Main Street Essay

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In the following essay, Light examines the quixotic overtones in Lewis's Main Street.

Sinclair Lewis's attitude toward the activity of writing can be seen in his letters to his publisher reporting his progress with Main Street. The letters overflow with excitement, even though the making of an important novel was for him then, as always, a job as wearing as the most strenuous manual labor. "Whether it's good or not," he wrote, "of course I can't tell, but there is this fact usually indicative of some excellence: I'm enormously enjoying writing it . . . indeed I'm not thinking of much else." He was thinking of other matters, however; as a former writer of commercial fiction and as a former employee of a publisher's promotion department, he could not help but concern himself with sales. He gave some thought to marketing his short stories and to advertising his recent novel Free...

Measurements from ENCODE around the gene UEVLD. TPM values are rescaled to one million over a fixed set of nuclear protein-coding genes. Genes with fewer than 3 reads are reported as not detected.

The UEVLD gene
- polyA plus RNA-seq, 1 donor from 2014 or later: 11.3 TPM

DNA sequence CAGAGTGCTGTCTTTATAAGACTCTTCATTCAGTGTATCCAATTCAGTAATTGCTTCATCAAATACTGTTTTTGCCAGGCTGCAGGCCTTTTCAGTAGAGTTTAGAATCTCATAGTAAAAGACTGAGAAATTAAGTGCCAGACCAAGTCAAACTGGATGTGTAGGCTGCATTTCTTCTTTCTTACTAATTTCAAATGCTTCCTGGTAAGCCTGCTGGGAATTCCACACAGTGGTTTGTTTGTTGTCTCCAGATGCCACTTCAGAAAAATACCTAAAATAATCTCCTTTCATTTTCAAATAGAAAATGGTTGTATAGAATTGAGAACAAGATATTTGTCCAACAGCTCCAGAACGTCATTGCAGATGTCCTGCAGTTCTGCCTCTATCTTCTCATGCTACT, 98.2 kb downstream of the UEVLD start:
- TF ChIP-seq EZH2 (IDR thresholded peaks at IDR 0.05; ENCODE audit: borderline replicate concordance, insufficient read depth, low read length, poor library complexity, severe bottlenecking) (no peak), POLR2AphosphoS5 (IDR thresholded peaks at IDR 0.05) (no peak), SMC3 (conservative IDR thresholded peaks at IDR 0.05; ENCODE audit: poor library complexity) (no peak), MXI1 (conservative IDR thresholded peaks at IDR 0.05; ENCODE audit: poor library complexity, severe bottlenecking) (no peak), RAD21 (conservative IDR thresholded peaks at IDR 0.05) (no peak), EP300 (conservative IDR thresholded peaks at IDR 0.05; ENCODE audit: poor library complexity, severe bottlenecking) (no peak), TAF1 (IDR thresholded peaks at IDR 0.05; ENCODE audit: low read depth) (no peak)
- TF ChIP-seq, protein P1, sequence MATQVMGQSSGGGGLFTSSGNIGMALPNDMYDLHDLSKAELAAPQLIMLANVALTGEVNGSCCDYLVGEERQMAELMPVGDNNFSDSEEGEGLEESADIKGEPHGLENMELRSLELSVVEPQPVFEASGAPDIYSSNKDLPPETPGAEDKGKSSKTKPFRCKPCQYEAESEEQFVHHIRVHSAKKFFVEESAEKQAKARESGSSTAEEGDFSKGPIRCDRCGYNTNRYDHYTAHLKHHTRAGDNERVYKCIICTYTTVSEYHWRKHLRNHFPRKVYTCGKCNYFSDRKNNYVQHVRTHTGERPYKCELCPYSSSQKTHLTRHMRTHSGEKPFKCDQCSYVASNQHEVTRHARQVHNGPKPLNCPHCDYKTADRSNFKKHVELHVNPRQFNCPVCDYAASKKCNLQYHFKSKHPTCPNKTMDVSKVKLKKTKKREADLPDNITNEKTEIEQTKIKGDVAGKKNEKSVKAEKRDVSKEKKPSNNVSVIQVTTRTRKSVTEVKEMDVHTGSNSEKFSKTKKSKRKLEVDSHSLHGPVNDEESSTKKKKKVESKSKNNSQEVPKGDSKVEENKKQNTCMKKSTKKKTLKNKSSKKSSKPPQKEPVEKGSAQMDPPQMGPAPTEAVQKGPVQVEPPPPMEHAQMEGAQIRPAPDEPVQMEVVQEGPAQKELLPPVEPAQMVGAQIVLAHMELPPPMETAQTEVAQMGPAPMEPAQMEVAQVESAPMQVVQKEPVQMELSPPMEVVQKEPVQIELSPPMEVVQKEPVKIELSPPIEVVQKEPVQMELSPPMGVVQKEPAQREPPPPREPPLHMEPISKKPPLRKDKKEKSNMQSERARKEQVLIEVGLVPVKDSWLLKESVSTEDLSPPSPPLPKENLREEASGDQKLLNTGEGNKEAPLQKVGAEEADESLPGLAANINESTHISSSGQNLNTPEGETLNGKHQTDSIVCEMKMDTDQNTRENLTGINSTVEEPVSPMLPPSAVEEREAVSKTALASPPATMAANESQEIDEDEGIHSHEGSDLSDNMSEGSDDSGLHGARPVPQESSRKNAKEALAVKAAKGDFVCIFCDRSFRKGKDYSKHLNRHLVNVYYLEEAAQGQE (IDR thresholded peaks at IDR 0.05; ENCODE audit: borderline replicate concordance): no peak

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This section contains 5,291 words
(approx. 14 pages at 400 words per page)
Buy the Main Street Study Guide
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Main Street from Novels for Students. ©2005-2006 Thomson Gale, a part of the Thomson Corporation. All rights reserved.
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